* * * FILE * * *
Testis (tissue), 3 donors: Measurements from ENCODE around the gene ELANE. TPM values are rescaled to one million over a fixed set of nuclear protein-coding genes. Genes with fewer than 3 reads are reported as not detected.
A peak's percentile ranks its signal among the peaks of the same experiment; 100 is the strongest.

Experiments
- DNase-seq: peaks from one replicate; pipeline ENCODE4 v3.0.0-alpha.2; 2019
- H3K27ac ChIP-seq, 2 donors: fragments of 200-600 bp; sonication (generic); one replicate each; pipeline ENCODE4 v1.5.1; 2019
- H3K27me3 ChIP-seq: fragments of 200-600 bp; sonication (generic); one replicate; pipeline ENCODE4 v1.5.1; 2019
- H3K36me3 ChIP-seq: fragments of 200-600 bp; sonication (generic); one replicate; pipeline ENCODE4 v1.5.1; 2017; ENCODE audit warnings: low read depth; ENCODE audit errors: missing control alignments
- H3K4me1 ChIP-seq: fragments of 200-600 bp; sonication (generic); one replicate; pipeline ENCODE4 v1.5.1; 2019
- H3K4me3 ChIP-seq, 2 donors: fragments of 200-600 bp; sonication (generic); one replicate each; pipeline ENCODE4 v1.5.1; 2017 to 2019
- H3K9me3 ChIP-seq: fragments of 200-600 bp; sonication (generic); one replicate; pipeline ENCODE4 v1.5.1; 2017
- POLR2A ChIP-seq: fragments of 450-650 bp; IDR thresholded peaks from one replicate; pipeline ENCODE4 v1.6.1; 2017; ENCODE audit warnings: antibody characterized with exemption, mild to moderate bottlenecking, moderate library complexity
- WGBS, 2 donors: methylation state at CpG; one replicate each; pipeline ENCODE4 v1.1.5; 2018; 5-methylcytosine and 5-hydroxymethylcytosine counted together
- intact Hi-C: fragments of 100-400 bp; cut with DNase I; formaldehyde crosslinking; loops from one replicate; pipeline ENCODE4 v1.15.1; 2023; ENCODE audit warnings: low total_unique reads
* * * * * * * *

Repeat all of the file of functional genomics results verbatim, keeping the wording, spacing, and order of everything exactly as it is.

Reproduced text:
Testis (tissue), 3 donors: Measurements from ENCODE around the gene ELANE. TPM values are rescaled to one million over a fixed set of nuclear protein-coding genes. Genes with fewer than 3 reads are reported as not detected.
A peak's percentile ranks its signal among the peaks of the same experiment; 100 is the strongest.

Experiments
- DNase-seq: peaks from one replicate; pipeline ENCODE4 v3.0.0-alpha.2; 2019
- H3K27ac ChIP-seq, 2 donors: fragments of 200-600 bp; sonication (generic); one replicate each; pipeline ENCODE4 v1.5.1; 2019
- H3K27me3 ChIP-seq: fragments of 200-600 bp; sonication (generic); one replicate; pipeline ENCODE4 v1.5.1; 2019
- H3K36me3 ChIP-seq: fragments of 200-600 bp; sonication (generic); one replicate; pipeline ENCODE4 v1.5.1; 2017; ENCODE audit warnings: low read depth; ENCODE audit errors: missing control alignments
- H3K4me1 ChIP-seq: fragments of 200-600 bp; sonication (generic); one replicate; pipeline ENCODE4 v1.5.1; 2019
- H3K4me3 ChIP-seq, 2 donors: fragments of 200-600 bp; sonication (generic); one replicate each; pipeline ENCODE4 v1.5.1; 2017 to 2019
- H3K9me3 ChIP-seq: fragments of 200-600 bp; sonication (generic); one replicate; pipeline ENCODE4 v1.5.1; 2017
- POLR2A ChIP-seq: fragments of 450-650 bp; IDR thresholded peaks from one replicate; pipeline ENCODE4 v1.6.1; 2017; ENCODE audit warnings: antibody characterized with exemption, mild to moderate bottlenecking, moderate library complexity
- WGBS, 2 donors: methylation state at CpG; one replicate each; pipeline ENCODE4 v1.1.5; 2018; 5-methylcytosine and 5-hydroxymethylcytosine counted together
- intact Hi-C: fragments of 100-400 bp; cut with DNase I; formaldehyde crosslinking; loops from one replicate; pipeline ENCODE4 v1.15.1; 2023; ENCODE audit warnings: low total_unique reads